ST. PETE BEACH, Fla. - The sight of a St. Pete Beach Police cruiser rolling through the city may become a thing of the past.
"I think it certainly is a difficult decision for any community," said City Manager Michael Bonfield.
The decision facing St. Pete Beach is whether to keep their local police department or agree to contract the service through the Pinellas County Sheriff's Office.
City leaders say a budget shortfall of nearly $1 million could be eliminated, and they would save an estimated 1.3 million a year by contracting with the county.
Marvin Shavlan, Vice-Mayor of St. Pete Beach says this issue has lingered before.
"I will say it's been the elephant in the room for quite some time. And it really hasn't come out like it has now. This is really on the table right now. And you know, it's a new world today. We've got to keep our cost under control," explained Shavlan.
Property taxes could rise as much as 25% officials say, if residents want to keep their police force.
Police Chief David Romine thinks residents appreciate what unique aspect his department brings.
"I'm the police chief in this community. I'm only concerned with this island. I'm not concerned with South Pasadena. I'm not concerned with anyplace else other than this island. And that's, I think, the real difference between the kind of level of service you're going to get," said Romine.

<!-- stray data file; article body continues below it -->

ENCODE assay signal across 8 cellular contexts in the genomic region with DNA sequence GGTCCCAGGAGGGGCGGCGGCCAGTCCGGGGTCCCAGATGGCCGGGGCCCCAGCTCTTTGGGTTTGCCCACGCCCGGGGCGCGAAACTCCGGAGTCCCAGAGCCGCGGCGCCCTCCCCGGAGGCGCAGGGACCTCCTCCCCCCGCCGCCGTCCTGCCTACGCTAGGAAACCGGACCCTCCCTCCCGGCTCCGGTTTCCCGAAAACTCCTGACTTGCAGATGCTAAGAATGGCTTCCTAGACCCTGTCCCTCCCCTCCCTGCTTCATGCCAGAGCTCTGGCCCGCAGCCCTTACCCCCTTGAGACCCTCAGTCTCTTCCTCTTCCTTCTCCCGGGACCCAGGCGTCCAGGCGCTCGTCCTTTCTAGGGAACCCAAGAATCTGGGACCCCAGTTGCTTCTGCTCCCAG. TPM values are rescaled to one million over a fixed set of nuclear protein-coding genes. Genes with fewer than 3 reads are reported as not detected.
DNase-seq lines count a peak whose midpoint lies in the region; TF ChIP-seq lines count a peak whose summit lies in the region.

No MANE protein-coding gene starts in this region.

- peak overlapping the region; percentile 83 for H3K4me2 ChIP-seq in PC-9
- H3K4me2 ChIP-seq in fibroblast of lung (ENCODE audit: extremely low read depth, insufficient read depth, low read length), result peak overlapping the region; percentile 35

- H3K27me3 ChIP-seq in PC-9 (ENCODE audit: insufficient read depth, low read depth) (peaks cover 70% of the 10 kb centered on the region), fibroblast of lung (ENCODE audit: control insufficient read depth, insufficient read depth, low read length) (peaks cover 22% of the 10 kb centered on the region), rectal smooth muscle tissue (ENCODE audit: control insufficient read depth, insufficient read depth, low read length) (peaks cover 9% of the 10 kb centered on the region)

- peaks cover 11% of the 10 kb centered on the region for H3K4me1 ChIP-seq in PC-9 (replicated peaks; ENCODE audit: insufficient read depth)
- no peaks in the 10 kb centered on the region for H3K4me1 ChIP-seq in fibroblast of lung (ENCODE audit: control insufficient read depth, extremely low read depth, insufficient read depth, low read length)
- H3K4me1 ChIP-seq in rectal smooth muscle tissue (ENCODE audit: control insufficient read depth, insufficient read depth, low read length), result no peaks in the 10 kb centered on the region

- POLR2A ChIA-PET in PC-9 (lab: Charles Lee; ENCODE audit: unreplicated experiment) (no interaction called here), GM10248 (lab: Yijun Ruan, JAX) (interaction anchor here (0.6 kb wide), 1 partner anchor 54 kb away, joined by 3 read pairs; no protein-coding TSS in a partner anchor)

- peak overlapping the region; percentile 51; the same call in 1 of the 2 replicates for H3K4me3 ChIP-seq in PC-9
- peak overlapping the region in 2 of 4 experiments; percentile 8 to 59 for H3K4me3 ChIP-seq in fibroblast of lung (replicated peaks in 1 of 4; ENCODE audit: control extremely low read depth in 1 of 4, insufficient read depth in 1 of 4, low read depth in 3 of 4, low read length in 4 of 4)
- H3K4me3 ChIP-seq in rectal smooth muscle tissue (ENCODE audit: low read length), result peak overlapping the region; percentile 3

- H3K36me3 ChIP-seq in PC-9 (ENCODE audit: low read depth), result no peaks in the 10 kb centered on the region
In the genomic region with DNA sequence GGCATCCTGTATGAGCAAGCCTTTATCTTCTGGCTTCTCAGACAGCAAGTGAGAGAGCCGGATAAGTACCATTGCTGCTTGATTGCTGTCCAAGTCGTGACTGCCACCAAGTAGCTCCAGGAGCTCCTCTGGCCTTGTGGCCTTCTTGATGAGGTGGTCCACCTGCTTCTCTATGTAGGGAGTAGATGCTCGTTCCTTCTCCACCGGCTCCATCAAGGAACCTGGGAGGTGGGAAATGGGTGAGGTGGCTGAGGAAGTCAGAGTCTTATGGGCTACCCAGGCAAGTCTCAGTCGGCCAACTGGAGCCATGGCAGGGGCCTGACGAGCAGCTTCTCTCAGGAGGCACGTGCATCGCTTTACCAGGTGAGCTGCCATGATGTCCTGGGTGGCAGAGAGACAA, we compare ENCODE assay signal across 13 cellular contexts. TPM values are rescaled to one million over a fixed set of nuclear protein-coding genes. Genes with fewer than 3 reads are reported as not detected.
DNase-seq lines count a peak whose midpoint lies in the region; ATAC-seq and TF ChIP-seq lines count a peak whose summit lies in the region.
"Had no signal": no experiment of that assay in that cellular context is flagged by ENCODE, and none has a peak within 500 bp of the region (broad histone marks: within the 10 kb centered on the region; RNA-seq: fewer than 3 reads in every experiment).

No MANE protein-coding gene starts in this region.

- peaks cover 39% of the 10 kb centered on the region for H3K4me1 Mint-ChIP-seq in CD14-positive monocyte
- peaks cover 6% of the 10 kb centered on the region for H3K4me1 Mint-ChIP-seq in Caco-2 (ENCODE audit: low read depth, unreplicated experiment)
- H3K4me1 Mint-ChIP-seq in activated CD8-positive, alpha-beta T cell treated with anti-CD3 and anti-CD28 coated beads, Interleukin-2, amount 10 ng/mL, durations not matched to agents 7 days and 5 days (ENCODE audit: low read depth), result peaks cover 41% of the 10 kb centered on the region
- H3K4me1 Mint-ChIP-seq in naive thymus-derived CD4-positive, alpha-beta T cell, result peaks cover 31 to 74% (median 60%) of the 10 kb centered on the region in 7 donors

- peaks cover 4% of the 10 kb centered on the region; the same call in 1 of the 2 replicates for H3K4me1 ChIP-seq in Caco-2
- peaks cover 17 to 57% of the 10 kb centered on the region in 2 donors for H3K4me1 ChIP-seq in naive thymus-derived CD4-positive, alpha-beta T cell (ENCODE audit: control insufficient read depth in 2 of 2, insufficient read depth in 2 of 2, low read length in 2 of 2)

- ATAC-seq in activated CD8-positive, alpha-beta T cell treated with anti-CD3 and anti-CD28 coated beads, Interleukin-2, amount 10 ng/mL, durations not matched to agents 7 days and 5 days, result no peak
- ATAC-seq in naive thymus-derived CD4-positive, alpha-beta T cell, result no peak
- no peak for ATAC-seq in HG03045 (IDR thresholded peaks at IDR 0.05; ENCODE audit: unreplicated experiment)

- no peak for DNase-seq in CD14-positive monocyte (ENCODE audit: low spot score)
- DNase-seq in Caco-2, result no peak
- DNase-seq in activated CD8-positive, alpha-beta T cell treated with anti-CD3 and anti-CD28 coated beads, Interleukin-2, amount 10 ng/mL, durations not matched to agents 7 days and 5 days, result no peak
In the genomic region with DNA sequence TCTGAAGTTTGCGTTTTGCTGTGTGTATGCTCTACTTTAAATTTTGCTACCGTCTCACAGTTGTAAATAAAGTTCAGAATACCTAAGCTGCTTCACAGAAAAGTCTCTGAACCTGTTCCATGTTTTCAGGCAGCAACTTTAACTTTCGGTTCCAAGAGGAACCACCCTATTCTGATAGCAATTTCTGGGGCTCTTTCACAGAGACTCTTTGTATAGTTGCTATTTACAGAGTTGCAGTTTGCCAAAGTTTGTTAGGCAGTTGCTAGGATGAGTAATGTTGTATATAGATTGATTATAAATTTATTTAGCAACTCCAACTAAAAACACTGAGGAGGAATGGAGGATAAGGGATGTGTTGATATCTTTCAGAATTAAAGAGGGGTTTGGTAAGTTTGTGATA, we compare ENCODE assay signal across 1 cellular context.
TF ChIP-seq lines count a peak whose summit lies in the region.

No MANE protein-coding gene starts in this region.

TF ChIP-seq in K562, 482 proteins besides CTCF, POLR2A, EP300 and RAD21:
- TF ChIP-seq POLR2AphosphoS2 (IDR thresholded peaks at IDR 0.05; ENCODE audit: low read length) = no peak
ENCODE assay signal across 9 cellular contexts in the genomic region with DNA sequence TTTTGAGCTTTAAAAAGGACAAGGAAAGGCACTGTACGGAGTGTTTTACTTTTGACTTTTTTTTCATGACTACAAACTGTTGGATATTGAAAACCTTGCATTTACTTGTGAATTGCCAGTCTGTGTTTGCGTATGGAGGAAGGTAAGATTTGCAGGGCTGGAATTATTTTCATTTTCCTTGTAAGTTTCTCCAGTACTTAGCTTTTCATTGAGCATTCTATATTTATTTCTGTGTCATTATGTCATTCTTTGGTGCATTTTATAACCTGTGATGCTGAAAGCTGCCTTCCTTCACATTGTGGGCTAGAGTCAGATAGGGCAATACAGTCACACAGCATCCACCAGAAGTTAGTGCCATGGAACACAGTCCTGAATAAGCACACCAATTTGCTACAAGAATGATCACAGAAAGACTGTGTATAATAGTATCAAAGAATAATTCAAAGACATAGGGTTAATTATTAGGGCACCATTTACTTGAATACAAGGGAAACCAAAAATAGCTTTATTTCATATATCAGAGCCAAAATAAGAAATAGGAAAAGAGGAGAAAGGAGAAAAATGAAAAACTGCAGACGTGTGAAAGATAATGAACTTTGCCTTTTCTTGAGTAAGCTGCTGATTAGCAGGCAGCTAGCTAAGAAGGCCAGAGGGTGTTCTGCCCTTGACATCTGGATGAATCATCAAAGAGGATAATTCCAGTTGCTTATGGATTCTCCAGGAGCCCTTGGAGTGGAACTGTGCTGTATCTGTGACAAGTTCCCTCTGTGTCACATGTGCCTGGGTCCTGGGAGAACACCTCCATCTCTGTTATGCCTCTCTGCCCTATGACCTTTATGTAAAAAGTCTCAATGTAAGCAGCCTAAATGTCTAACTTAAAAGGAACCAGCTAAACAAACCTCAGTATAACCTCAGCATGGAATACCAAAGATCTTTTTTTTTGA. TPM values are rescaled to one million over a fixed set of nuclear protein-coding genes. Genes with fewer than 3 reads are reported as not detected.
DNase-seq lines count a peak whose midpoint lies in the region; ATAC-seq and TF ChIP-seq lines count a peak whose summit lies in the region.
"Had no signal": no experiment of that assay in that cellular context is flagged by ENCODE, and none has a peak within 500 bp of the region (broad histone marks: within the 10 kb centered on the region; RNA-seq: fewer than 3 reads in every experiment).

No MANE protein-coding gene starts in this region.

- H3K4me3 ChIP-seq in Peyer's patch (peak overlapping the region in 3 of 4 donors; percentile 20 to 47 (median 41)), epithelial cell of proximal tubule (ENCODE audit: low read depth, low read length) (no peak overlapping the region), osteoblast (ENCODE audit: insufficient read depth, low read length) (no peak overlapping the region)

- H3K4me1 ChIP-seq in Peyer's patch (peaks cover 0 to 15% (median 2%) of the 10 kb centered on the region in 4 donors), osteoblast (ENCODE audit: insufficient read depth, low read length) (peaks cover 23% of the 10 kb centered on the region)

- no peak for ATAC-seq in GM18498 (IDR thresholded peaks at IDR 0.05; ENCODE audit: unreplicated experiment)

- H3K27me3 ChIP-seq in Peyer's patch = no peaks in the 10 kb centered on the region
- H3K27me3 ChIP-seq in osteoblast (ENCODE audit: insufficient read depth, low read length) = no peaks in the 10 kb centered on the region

There's a provision in the City Charter that requires the police force come from a city department. Voters in November may be asked to repeal that provision.
"The days of being able to provide minimal budgets for your local law enforcement agencies are past," said Bonfield.
"I do not believe this community is dissatisfied or even unhappy with the level of service that this department is providing this community," Romine said.
Tuesday night, commissioners are expected to approve sending the issue to voters in November.
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Plenty of sunshine with warm temps and humid conditions. Only a 20% chance for an afternoon shower or storm.